Visiting San Juan Puerto Rico

 If we had to put into a few words the most appealing feature for us about Puerto Rico, it would have to be the cleanliness coupled with the pride shown by all who live in this beautiful country. Even in the midst of the busy cities, the streets, alleys, sidewalks, parks – everything is clean. There is a quality to life here that makes you want to linger. Wherever we found ourselves, even in those places that seemed somewhat distant or remote, we really hated to leave. 

Walking to El Morro
Walking to El Morro

Old Town and San Juan Harbor
Old Town and San Juan Harbor

As we ambled back into Old San Juan, the sky opened up and the rain poured down in buckets. We dodged the worst of the showers stopping along the way under porticos and covered walkways like the one above, and as we walked I remembered a small sidewalk cafe we’d passed on the way to the fort. We decided to stop there for lunch and hoped that taking a brief break might allow the rain to taper off. We scooted down the cobblestone covered Calle Forteleza and luckily came upon a handicap ramp near the cafe. Lunch was pizza for two with a salad and locally brewed beer for me, lemonade for Joy. This arcade contained several restaurants, one of which had a gorgeous formal dining room on the lower level off the hall behind Joy. Another was a wine and tapas bar up the steps to the left; yet a fourth was a sandwich shop close to the street. There was no lack of choices. 
We enjoyed our late lunch watching the rest of the world slosh through the puddles in the street just a few steps away. By the time lunch was over, the sky had cleared just enough that we could scamper back to the garage where we left the car. Now, where was that alley anyways?
Lunch at Restaurant Pizza e Birra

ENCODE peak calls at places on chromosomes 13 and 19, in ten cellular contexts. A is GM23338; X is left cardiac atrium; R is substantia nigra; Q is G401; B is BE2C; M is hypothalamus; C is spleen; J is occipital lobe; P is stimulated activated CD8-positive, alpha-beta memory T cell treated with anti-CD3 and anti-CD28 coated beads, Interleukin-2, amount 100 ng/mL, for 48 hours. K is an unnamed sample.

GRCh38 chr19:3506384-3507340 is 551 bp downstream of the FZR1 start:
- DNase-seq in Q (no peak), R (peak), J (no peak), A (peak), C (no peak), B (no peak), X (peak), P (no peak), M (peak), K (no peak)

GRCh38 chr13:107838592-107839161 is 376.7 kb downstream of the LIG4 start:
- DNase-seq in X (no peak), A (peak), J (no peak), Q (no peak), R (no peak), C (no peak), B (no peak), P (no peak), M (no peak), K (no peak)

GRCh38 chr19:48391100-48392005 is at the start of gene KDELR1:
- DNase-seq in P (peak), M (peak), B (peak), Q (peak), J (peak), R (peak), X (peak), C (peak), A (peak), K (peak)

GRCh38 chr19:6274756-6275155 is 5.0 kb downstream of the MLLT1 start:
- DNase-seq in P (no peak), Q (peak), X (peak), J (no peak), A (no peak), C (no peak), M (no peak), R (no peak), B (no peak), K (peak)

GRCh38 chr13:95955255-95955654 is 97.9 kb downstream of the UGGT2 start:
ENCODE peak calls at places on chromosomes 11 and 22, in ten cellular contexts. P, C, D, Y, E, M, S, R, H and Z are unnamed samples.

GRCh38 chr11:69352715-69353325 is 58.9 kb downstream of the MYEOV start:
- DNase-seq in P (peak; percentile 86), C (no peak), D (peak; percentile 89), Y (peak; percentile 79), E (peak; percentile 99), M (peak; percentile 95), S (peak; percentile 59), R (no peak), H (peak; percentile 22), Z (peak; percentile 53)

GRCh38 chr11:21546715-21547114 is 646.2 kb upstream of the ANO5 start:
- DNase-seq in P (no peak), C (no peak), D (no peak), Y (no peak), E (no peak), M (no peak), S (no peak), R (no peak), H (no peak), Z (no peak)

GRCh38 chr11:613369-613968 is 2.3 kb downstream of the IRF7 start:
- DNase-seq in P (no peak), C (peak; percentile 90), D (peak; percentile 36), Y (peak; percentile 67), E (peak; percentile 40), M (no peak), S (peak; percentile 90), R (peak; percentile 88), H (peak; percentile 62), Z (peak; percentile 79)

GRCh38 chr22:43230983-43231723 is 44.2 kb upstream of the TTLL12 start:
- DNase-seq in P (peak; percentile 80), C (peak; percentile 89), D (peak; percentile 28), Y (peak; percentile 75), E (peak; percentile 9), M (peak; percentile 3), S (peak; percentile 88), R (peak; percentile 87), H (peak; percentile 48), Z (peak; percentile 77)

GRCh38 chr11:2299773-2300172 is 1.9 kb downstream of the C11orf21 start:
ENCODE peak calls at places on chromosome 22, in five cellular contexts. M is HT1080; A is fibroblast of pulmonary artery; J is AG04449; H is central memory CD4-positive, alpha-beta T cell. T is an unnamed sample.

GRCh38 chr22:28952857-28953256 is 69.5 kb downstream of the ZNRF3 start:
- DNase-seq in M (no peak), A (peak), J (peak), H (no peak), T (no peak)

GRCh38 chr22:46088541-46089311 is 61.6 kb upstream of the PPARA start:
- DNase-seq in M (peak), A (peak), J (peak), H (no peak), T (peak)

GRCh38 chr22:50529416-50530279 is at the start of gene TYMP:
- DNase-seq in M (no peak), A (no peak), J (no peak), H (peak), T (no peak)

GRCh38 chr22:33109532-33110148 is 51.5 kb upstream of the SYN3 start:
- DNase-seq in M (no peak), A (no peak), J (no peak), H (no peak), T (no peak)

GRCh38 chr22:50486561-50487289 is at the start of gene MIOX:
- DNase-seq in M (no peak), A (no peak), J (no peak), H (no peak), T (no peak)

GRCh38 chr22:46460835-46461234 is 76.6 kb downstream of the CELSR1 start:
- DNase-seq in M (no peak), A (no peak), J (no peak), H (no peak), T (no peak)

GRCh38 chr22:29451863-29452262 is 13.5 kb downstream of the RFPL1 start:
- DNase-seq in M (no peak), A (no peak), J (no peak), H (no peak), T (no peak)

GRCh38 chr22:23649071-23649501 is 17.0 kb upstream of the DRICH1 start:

Lunch at Restaurant Pizza e Birra

Our first day in San Juan had gone by all too quickly. We’d stopped wherever we wanted; we hadn’t rushed around never stopping to smell the roses in our path; we felt refreshed from our day just enjoying these moments together. We talked to people along the way as we waited out a little rain shower in one place or another. A man helped me get Joy off and back onto the scooter at one particularly high curb at a street corner. He apologized that his city had such poor access for people with special needs and wanted to be sure we were OK. What could you say? There are many moments like this one when we have opportunities to interact with the people of a country that others, whose lives seem so perfect, never could imagine. Those moments are uplifting – special.
All too soon we had to think about heading back to Salinas because rush hour traffic was beginning to build, the rain was pouring down, and I thought driving up and over the mountains would probably be a challenge. But as we drove along, traffic flowed easily, no horn honking, just a smooth swing to things.  
I have to relate one funny incident that took place on the way into the city. I had to put gas in the car for the trip, and after passing through a toll booth, we spied a sign for gas at the exit immediately after the toll. We topped up the tank, bought a snack or two, and found the ramp back onto the highway, just back down the road from the toll booth. I drove up to the toll lady and said “Remember me? I just paid the toll and had to get off for gas. Now I have to pay again?” She smiled and shrugged her shoulders. I suppose she was laughing at us, but who knows. Somehow we guessed the locals didn’t make that mistake! 

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